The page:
Sign Language Studies at a Glance
- Hourly wages: $15 to $75
- Length of Program:
Two-semester certificate or two-year degree
- Program Location: Belleville Campus
- Program Start Time: Fall and Spring semesters
- Learn practical language communication skills
- Prepare for certification
- Job opportunities in a wide variety of fields
After reviewing the information found on this page, students interested in the SLS program should direct questions to Program Coordinator Karyn Houston.
Sign Language Interpreters:
- Understand the cultures in which they work
- Promote effective cross-cultural communications
- Recognize and adapt to the variations in language usage that exist between the deaf and non-deaf communities
- Clearly relay concepts and ideas between deaf and non-deaf groups and individuals
- Are flexible, outgoing and feel comfortable in front of a group
- Relate effectively to the public and have a command of the English language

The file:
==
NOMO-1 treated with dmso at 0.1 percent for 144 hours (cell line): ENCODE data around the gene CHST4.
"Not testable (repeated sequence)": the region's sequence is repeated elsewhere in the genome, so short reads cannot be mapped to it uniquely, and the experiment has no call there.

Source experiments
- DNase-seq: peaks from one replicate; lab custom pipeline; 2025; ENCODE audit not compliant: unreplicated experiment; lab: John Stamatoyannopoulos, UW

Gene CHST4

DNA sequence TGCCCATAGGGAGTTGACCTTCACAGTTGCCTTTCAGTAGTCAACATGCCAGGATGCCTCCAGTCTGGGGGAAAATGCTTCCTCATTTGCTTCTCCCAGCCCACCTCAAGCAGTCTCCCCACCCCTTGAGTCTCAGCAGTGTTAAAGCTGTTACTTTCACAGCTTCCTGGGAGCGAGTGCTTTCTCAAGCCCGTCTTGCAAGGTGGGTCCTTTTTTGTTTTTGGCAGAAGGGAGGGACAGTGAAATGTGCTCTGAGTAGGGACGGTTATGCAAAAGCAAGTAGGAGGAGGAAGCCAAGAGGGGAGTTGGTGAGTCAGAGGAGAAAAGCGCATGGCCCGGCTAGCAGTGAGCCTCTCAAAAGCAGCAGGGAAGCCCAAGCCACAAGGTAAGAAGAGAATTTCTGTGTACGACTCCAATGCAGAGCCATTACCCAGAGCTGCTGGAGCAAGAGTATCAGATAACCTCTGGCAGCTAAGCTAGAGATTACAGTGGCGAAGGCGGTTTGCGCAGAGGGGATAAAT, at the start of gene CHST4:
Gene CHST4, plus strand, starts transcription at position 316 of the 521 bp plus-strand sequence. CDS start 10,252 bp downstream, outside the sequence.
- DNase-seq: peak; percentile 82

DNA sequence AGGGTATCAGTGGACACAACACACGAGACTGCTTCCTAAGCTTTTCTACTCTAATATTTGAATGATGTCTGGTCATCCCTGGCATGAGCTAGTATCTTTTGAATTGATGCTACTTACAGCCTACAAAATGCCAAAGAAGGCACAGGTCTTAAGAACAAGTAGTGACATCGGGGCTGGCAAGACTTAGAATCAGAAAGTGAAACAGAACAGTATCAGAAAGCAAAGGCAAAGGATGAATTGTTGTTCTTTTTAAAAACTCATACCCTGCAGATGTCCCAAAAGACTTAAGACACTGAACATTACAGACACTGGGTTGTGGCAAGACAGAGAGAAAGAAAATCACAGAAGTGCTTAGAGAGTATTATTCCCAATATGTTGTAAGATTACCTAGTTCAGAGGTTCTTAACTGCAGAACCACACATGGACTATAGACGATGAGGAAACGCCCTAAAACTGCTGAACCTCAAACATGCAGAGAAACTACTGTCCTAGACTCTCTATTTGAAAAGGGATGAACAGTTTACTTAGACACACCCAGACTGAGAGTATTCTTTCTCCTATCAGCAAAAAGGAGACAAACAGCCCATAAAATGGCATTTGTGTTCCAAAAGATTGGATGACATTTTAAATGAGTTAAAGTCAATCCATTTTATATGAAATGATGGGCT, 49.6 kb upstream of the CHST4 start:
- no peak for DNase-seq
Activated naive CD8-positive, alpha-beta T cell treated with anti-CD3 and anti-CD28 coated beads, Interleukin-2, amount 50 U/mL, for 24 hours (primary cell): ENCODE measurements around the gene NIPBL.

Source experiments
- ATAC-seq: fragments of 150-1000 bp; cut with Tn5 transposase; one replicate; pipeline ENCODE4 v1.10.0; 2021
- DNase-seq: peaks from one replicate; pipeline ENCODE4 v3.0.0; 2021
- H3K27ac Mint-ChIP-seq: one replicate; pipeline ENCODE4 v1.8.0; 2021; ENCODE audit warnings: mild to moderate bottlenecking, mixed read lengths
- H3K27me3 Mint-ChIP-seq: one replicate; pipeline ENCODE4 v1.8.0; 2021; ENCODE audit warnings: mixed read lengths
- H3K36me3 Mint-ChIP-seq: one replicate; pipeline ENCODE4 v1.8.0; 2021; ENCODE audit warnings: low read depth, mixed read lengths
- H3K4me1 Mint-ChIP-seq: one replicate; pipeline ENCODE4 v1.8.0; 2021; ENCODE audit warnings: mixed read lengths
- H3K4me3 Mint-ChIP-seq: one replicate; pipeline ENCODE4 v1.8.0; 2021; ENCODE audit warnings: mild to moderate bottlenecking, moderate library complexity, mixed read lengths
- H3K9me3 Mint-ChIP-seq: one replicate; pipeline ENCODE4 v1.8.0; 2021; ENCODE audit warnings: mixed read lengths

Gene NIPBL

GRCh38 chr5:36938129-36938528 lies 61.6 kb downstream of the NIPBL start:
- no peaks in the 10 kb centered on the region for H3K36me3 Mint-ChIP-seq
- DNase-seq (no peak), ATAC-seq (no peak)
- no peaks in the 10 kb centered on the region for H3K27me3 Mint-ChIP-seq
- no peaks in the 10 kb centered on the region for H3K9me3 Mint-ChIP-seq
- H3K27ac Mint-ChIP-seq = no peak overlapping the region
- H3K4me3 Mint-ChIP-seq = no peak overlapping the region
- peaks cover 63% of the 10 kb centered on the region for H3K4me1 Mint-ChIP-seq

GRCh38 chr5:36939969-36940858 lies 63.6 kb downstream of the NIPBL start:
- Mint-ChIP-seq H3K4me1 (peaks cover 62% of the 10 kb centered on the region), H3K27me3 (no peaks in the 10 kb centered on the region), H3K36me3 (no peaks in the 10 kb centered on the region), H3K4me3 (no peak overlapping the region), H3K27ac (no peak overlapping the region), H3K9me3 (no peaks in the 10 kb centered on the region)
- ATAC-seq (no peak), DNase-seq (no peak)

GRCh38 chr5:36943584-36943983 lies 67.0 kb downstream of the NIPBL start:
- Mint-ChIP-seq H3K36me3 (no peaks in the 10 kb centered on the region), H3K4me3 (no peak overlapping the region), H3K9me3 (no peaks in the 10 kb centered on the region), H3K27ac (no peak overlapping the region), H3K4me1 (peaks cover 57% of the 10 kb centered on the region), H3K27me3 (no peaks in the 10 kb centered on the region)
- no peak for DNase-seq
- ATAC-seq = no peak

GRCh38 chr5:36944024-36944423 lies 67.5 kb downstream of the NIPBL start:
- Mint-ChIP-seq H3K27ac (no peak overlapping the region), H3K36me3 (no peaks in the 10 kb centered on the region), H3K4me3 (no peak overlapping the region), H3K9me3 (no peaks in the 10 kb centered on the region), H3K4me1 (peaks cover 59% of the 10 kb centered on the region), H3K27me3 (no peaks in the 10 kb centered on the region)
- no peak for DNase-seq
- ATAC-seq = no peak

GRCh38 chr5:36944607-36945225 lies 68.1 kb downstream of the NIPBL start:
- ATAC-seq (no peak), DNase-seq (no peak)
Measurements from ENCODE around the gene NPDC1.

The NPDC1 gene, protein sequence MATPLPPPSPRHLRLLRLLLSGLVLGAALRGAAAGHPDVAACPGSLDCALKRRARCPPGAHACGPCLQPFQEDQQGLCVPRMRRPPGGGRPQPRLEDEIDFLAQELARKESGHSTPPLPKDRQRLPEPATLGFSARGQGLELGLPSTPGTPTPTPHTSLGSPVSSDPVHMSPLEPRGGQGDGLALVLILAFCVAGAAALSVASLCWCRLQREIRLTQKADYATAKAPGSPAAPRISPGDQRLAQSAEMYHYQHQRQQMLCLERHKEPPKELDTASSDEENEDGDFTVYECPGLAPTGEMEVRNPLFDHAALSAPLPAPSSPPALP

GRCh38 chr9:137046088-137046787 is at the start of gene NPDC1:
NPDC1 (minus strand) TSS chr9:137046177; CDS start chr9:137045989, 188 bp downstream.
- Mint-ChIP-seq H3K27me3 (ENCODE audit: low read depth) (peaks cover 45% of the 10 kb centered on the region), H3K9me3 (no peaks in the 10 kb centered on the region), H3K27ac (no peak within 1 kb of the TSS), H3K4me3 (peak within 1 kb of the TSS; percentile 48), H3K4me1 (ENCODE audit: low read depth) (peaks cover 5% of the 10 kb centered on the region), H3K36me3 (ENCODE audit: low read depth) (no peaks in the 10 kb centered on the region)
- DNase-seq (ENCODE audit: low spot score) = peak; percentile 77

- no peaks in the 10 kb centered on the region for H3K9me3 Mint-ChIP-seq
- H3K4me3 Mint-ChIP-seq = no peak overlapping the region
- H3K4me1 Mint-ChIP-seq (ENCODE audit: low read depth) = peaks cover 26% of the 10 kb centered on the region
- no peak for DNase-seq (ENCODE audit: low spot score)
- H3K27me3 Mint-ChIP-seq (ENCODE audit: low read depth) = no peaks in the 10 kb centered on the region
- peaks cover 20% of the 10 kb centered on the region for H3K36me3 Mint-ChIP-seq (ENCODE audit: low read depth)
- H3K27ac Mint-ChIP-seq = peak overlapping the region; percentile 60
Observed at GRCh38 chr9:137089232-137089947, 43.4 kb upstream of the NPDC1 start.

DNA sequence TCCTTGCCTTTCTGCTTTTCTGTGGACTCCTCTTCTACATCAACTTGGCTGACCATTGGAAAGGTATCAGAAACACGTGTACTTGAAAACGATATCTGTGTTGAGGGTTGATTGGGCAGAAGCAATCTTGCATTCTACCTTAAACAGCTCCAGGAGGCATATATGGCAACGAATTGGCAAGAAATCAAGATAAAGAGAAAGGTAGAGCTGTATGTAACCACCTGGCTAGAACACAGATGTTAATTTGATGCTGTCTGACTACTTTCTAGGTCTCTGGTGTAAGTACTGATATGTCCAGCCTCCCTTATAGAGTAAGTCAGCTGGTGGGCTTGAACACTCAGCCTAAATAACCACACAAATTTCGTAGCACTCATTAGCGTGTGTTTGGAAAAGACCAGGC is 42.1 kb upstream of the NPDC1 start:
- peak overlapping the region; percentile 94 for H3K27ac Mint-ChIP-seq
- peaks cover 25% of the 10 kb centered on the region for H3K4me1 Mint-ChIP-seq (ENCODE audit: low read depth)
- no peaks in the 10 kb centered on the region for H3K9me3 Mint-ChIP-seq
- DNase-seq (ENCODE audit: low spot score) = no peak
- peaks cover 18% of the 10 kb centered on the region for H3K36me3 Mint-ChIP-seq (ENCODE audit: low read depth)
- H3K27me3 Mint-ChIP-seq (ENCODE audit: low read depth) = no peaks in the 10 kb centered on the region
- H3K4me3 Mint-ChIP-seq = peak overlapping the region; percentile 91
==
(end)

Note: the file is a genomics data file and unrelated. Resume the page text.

Visit the SWIC Career Activities and Employment Center for information on career exploration and mentoring.
The Registry of Interpreters for the Deaf website provides career and certification information.
Refer to the US Department of Labor website for additional career information: Occupational Information Network (O*Net) and the Occupational Outlook Handbook.
Sign language interpreters are employed in a wide variety of areas, including:
- Religious events
- Medical facilities
- Social Services
- Court systems
- Video Relay Interpreting services
- Private businesses
- Performing arts events
- Legal offices
There is a wealth of employment opportunities in the field of interpreting. There is high demand for interpreters in various settings, both locally and nationally. Interpreters may work for an agency or be self-employed.